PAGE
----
Leading Korean corporations picked risk management and concentration on the basics, instead of external growth, as their business strategy for the second half of this year.
The Federation of Korean Industries carried out a survey of the top 30 conglomerates between June 16 and 27 and released the results on July 6. According to the survey, 40 percent of the respondents mentioned the management of business risks such as foreign exchange rate fluctuations as their key strategic goal for the rest of this year. Eleven answered that they would enhance the health of their business before anything else by means of restructuring and the like.
Two of the respondents picked management in a safe way, while just 10 percent and 6.7 percent of them chose external growth for market share improvement and the enhancement of growth potentials, respectively.
The pace of the recovery of the domestic economy was mentioned by 36.7 percent of the responding chaebol as a leading factor to affect corporate investment. That of the international economy was picked by 33.3 percent, financing conditions by 13.3 percent, and foreign exchange movement by 10 percent. As non-economic factors, delay in legislation concerning investment was selected by 30 percent, anti-chaebol sentiment by 13.3 percent, delay in government permission and deregulation by 13.3 percent, and deteriorating labor-management relations by 10 percent.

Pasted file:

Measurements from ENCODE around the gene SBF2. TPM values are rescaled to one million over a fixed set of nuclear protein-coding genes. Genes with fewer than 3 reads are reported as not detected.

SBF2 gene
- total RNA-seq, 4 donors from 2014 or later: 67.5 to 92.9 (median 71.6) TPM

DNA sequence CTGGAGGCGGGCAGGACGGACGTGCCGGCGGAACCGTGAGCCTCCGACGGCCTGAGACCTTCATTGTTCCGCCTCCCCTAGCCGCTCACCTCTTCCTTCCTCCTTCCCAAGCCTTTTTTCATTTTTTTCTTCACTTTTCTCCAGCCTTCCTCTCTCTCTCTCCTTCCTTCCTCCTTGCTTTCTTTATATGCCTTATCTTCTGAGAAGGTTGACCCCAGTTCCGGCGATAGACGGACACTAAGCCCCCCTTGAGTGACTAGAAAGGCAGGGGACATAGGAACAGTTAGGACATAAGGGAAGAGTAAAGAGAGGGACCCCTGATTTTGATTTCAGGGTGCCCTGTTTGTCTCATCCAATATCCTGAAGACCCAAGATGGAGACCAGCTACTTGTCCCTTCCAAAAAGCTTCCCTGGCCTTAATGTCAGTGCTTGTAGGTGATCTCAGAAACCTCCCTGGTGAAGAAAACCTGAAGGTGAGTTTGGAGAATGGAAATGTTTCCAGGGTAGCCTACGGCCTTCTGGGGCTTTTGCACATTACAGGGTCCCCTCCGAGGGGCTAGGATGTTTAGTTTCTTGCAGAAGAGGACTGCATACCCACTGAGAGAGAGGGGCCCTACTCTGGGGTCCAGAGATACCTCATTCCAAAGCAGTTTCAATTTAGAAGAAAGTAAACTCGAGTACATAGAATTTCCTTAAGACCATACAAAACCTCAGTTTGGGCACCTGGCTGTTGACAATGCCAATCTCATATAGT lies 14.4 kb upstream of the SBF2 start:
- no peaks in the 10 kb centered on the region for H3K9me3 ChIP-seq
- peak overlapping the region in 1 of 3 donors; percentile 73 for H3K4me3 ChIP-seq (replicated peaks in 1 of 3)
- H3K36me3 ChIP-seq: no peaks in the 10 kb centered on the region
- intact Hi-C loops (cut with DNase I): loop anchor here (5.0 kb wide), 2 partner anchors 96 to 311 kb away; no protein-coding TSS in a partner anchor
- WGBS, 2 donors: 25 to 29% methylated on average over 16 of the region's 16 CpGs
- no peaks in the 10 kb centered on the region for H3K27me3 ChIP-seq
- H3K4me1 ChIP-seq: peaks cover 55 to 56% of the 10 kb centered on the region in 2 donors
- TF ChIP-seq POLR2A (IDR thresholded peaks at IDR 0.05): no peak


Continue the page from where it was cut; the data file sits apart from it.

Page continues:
In addition, 26.7 percent of the respondents answered that deterioration in profitability is the largest obstacle they are currently facing. It was followed by the slump in domestic demand (23.3 percent), unfavorable export conditions (13.3 percent), increase in production costs (10 percent), government regulations and intensifying competition (10 percent), and the shortage of financial resources (6.7 percent).
It is expected though that the companies are not going to cut their combined investments when compared to their previous plans set up earlier this year. Eighty percent of the respondents answered so, while only four would have to reduce their investment for the slow recovery of the international economy and financing difficulties.
Of the responding companies, 66.7 percent predicted that the economic conditions would get neither better nor worse between the first and second halves of 2014. Six and four answered that things would be improved and exacerbated, respectively.
Also, 46.7 percent of them mentioned the revitalization of the domestic economy as the foremost policy task for greater investment. It was followed by deregulation for investment attraction (23.3 percent), more tax incentives (16.6 percent), flexible employment systems (6.7 percent), and invigoration of the real estate market (6.7 percent).